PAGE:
If building an email list is something you want to learn more about, take a look at ConvertKit Academy. It’s centered around teaching you what you need to know, then helping you actually take action and build your list.

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14 Responses to “How selling a SaaS app like an info-product doubled revenue”

  1. Nathan,

    This is tremendous information and very thought provoking. Thank you for sharing so transparently. I am a product marketing consultant working with a client who has a SaaS product and I can see how converting to an info product would be hugely beneficial to them. In my client’s case, the product includes a channel strategy using professionals around the country to sell to their client base. To translate this to your world, if you were using Email Marketing Consultants to sell ConvertKit, how would you approach promoting ConvertKit as an info product? You are offering expertise equivalent to what they sell, which could create channel conflict by being a substitute for their expertise. What are your thoughts?

  2. Hi Nathan,

    It’s great to see the Academy process has paid off! And also fantastic to hear a totally solid and grounded story about SaaS been a hard grind – because that’s the case for faaaaar more SaaS founders than the startup blogs out there would have us believe!

    What I found really interesting was just how many times you came back to that common theme – Customer Success.

    We saw this as such a big area that a few months ago at Trak.io we pivoted the tool to focus exactly on that, a customer success tool for SaaS companies. i.e. noticing when customers aren’t actually getting great value from the product, and acting before they churn.

    The irony is, we get a high “first week” churn ourself exactly similar to your earlier signups – because signups just don’t know “how” to deploy a product like ours.

    I’ve been doubling down on delivering training and guides, but I think I’m starting to understand why so many companies that have similarities to ours actually charge for their “setup and onboarding”.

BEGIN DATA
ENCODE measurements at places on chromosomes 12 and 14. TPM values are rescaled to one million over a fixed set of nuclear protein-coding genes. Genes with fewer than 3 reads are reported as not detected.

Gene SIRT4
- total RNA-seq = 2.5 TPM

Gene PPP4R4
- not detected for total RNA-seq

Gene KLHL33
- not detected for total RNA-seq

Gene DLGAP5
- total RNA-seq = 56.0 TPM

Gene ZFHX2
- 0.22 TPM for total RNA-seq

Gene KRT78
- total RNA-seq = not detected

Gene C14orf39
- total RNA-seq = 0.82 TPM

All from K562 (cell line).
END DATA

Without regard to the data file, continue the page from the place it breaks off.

Thanks for sharing your numbers of how this has paid off – it was the nudge I needed to test it out as part of our own signup flow! :-)

  3. Nathan, that was some great information. It’s definitely made me think about how I sell my SaaS app. I’m curious if you have had many customers have success when their customers are outside the tech world. My customers are in the manufacturing industry, and I find it a lot harder to build such anticipation.

  4. Awesome post Nathan. Adding urgency is usually tough for a product with a monthly cost.

  5. Great food for thought. Thanks for sharing, Nathan.

  6. This is quite an interested post. I can see how a SaaS product when portrayed as an info product can tap the pulse of target audience. You have covered some absolutely great insights on how product strategists can think out of the box to help it reach wider audience, and with a purpose. I shall see how I can go back to our ‘customer acquisition strategy for Stocci, our social app.

    Thank you for this post.

  7. It’s a beautiful thing to share wisdom, and I think it‘s particularly rare to see it related to business. This is a succinct, focused and insightful post.

    Thanks for sharing, Nathan!

  8. Wow, thanks for sharing Nathan.

    It was encouraging for me to hear about your struggle and successes with building recurring revenue – which is always a challenge for web consultants and designers.

    Keep up the great work and don’t get discouraged in the slow steady grind! – Caleb Mellas

  9. Derin says:

    Hi Nathan, Great write-up.

    I understand a lot of what you said but my question is: ‘How does one build a monthly launch and urgency around an HR & Payroll Management S-a-a-S app? How do you sell that like an info product? Please, tell me how you would go about it if this were your S-a-a-S product. I look forward to a response from you. Thanks.

  10. Really insightful Nathan, many thanks for sharing. I’m going to discuss your approach with the SocialSafe team as we’re underselling a service at the moment and looking for a value add for our local authority clients too!

  11. I love reading your articles. You provide some fascinating insight. Thanks for sharing all of this info!

  12. […] transition to building a SaaS product, ConvertKit, a $50/month email marketing company. He has an interesting post on Selling SaaS like an info product where he has created ConvertKit Academy to essentially […]

  13. Fantastic article, thank you for sharing everything!
    Keep up!

  14. I think this is future of SaaS as the more technology enters the market at lower prices customers will need help getting onboarded with the product instead of always learning through trial and error. Other email marketing companies like Active Campaign and Constant Contact are adding the “coaching model” to their businesses. Another interesting approach is being used by http://www.bench.co. They are doing a similar thing with accounting software promising that you can feel comfortable either just using the software or having a real person handle your bookkeeping.